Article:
The G-Series is an updated line of Vitamix blenders. They all have 4-inch stainless steel blades and 2.2-hp motors. They also have a redesigned base with improved airflow that Vitamix says allows them to run cooler and quieter than the S-Series models. The redesigned container is wider and requires less tamping. Older S-Series containers are also compatible with the G-Series blenders.

The G-Series base is shorter and wider than the C-Series. Combined with the shorter container, that makes it easier to store and fit under a counter. There are two main tiers of G-Series blenders: Variable-speed and variable-speed with preprogrammed modes.


Vitamix 7500 G-Series Blender
Credit: Vitamix

The Vitamix 7500 G-Series blender

The 7500 (MSRP $529) and Professional Series 300 (MSRP $559) both have a low-profile, 64-oz. container, a DVD, a Getting Started guide, a cookbook, and a low-profile tamper. Both are covered by a seven-year warranty.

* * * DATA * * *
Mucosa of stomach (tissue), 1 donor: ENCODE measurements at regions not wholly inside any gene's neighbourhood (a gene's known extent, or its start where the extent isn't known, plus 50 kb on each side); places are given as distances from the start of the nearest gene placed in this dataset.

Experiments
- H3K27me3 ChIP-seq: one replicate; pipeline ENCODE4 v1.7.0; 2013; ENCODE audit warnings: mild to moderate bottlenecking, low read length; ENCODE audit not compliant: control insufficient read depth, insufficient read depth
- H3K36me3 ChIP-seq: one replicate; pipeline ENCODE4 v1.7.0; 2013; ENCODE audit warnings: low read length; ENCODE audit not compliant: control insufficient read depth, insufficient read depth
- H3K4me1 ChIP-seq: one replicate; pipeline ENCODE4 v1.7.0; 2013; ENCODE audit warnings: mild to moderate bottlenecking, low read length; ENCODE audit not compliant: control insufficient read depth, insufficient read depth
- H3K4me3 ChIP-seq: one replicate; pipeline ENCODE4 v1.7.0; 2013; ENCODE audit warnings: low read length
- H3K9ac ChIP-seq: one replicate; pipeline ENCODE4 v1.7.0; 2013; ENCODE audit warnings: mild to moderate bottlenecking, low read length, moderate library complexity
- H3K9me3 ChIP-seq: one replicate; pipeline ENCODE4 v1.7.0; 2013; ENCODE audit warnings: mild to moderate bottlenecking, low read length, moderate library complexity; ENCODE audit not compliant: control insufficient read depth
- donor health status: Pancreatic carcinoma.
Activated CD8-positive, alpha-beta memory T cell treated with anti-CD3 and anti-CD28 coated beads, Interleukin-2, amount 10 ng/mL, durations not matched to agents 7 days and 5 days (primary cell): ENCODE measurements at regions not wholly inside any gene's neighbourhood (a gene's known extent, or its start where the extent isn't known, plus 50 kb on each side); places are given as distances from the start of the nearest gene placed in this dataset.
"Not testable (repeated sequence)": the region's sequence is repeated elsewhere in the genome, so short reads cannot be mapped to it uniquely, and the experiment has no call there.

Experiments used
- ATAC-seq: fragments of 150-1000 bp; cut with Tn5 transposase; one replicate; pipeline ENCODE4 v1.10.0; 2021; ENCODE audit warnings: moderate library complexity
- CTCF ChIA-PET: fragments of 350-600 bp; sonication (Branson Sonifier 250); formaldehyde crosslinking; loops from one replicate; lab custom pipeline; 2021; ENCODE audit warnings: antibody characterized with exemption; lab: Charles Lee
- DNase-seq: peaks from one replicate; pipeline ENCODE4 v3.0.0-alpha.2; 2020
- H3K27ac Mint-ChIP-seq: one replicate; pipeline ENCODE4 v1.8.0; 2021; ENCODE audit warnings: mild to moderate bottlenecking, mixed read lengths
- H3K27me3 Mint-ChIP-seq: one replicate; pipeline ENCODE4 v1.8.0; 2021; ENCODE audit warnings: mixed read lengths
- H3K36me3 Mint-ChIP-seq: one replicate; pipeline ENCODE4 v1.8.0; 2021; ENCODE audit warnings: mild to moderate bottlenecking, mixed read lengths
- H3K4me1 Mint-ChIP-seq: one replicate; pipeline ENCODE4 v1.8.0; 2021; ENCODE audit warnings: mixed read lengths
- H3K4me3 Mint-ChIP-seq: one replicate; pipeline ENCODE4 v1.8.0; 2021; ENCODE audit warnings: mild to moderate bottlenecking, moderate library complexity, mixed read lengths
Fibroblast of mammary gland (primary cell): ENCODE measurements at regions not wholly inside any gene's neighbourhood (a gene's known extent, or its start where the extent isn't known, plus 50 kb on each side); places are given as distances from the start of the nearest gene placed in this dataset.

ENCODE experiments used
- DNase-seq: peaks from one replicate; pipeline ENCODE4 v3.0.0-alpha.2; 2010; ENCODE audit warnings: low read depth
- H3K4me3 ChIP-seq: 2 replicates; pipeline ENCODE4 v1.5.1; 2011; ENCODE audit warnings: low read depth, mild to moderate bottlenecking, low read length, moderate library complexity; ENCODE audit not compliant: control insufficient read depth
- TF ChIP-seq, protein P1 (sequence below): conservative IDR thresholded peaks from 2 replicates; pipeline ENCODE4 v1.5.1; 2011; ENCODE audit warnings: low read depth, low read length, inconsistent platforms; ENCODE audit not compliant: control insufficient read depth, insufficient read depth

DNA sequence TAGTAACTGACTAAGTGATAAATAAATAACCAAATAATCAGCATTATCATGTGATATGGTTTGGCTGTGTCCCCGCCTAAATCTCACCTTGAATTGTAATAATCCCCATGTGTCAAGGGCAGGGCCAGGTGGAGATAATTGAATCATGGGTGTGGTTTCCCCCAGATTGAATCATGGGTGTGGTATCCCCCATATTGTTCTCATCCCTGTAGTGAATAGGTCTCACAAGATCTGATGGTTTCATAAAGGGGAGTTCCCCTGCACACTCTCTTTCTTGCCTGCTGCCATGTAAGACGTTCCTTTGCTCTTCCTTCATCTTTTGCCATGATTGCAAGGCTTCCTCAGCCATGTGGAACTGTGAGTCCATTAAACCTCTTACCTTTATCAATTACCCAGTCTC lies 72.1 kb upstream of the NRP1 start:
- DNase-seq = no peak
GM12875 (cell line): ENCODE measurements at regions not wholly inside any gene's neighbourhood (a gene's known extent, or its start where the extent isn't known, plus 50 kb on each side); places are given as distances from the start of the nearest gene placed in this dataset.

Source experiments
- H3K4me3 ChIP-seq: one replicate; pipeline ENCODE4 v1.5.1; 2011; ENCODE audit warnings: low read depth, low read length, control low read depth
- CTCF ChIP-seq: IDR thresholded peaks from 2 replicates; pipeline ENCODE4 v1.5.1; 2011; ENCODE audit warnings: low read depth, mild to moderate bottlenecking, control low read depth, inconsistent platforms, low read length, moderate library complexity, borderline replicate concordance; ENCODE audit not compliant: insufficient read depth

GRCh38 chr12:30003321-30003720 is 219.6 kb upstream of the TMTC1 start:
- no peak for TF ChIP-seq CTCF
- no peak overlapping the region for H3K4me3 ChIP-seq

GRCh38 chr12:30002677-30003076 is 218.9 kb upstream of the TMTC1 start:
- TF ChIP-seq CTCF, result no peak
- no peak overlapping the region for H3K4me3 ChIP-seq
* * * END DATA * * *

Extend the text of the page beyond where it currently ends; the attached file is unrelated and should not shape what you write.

Variable-Speed and Preprogrammed Modes

Vitamix 780 G-Series Blender
Credit: Vitamix

The Vitamix 780 G-Series blender

Finally, the 780 (MSRP $719) differs from every other Vitamix blender in that it has a LED hardened-glass touchscreen control panel instead of traditional controls. The blender also comes with a low-profile, 64-oz. container, a cookbook, and a low-profile tamper.

Retailer-Specific, Special Edition, and Discontinued G-Series Blenders

The Creations Elite (MSRP $557.50) comes with a 48-oz. container, a stainless-steel smoothie cup, a cookbook, a DVD, and a mini tamper. It is only covered by a five-year warranty.